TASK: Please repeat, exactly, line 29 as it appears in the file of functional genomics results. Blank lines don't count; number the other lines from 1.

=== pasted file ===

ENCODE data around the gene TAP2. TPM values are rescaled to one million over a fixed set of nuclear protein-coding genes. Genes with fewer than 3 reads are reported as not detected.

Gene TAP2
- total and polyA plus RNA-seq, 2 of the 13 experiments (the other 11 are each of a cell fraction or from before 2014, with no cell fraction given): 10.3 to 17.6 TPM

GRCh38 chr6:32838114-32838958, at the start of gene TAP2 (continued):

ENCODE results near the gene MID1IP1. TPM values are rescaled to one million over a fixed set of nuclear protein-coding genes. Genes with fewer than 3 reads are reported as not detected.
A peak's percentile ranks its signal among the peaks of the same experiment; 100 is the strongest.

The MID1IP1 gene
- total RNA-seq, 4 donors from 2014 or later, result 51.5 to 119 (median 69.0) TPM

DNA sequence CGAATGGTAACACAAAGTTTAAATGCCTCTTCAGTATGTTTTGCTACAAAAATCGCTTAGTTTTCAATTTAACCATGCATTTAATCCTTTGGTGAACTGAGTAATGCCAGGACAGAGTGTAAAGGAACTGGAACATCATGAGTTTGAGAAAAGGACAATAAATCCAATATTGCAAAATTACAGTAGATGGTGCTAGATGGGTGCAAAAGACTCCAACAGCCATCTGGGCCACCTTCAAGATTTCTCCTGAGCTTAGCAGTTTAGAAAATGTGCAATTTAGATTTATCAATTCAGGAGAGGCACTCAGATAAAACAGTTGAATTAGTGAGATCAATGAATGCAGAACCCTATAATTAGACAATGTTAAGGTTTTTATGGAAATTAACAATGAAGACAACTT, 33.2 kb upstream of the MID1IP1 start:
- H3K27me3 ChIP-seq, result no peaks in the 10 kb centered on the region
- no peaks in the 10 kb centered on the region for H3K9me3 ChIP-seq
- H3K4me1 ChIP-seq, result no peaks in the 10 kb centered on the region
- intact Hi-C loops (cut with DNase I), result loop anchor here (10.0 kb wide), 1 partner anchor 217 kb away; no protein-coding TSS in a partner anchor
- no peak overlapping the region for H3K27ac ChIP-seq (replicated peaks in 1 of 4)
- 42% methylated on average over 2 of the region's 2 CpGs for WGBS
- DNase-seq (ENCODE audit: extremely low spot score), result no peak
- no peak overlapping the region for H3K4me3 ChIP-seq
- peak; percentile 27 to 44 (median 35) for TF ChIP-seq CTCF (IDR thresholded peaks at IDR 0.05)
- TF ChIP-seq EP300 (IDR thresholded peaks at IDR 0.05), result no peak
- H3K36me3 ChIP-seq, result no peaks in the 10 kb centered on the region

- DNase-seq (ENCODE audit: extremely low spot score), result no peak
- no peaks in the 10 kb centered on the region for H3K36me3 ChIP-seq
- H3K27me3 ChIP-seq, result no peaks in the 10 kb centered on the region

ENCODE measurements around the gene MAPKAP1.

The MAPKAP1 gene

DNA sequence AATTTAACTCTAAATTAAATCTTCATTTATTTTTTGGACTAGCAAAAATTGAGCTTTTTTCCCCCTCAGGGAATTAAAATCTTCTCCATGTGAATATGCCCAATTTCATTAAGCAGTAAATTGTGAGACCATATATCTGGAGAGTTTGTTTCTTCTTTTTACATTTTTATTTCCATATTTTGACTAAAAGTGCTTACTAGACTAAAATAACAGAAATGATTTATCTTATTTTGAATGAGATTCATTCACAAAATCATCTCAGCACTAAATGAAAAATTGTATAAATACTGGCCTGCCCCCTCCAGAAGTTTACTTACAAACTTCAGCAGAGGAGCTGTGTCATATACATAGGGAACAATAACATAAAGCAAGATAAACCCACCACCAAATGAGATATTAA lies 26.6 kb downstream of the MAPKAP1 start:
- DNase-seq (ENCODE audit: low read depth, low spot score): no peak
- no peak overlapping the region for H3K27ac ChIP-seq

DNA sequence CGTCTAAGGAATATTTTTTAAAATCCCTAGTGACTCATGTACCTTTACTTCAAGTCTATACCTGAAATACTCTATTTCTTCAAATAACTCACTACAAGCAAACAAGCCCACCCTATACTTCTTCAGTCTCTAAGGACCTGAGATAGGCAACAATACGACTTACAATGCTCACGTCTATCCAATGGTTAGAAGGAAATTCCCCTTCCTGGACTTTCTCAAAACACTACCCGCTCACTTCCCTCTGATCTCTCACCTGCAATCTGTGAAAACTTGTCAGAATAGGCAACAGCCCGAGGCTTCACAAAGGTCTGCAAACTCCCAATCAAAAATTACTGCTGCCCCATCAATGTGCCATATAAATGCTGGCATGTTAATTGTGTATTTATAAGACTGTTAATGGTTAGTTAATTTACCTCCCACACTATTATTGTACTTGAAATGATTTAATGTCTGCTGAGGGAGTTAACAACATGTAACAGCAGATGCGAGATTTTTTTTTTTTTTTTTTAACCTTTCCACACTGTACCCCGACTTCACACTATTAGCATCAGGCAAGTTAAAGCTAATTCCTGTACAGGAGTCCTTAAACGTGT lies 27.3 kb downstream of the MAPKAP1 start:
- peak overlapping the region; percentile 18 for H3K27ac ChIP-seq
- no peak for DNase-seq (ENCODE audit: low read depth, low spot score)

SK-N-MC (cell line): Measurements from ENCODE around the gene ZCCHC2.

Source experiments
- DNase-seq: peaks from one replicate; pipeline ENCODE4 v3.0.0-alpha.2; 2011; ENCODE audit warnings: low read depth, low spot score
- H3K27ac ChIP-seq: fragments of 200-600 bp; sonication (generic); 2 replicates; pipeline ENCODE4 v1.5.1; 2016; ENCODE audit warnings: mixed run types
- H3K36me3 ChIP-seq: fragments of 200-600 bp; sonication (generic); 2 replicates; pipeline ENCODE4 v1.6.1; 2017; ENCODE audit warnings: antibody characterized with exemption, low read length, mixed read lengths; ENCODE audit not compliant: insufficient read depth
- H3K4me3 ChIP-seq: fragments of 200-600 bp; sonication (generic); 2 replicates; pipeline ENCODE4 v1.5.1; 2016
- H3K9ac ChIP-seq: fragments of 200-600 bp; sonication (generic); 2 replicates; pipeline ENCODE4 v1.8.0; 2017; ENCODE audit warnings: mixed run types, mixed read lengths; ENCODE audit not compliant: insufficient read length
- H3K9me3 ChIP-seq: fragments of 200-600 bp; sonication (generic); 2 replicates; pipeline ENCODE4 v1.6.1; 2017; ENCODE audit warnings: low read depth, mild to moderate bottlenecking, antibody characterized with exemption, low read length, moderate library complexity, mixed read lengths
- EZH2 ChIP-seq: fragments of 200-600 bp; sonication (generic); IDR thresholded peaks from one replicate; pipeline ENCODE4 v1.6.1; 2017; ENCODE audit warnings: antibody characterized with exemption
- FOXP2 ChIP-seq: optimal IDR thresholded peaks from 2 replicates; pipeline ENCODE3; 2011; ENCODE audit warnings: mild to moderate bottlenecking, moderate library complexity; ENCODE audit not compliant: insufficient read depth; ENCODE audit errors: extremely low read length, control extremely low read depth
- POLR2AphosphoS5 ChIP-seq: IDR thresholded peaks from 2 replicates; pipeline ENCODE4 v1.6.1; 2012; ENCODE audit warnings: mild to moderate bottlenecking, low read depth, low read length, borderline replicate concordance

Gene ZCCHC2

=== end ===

DNA sequence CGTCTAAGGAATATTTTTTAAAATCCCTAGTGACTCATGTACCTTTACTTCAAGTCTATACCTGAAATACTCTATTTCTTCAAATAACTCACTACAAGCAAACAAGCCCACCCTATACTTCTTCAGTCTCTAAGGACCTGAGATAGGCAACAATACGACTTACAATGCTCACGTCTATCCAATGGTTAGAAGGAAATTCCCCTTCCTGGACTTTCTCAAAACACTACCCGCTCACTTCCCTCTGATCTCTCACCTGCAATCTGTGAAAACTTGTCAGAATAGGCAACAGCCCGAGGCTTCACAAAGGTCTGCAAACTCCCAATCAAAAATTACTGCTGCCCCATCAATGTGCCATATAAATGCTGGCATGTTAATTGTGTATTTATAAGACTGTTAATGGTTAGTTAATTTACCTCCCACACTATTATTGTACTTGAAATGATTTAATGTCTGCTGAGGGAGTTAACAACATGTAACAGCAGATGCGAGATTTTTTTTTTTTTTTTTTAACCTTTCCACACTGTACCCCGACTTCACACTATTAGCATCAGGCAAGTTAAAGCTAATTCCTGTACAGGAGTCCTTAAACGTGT lies 27.3 kb downstream of the MAPKAP1 start: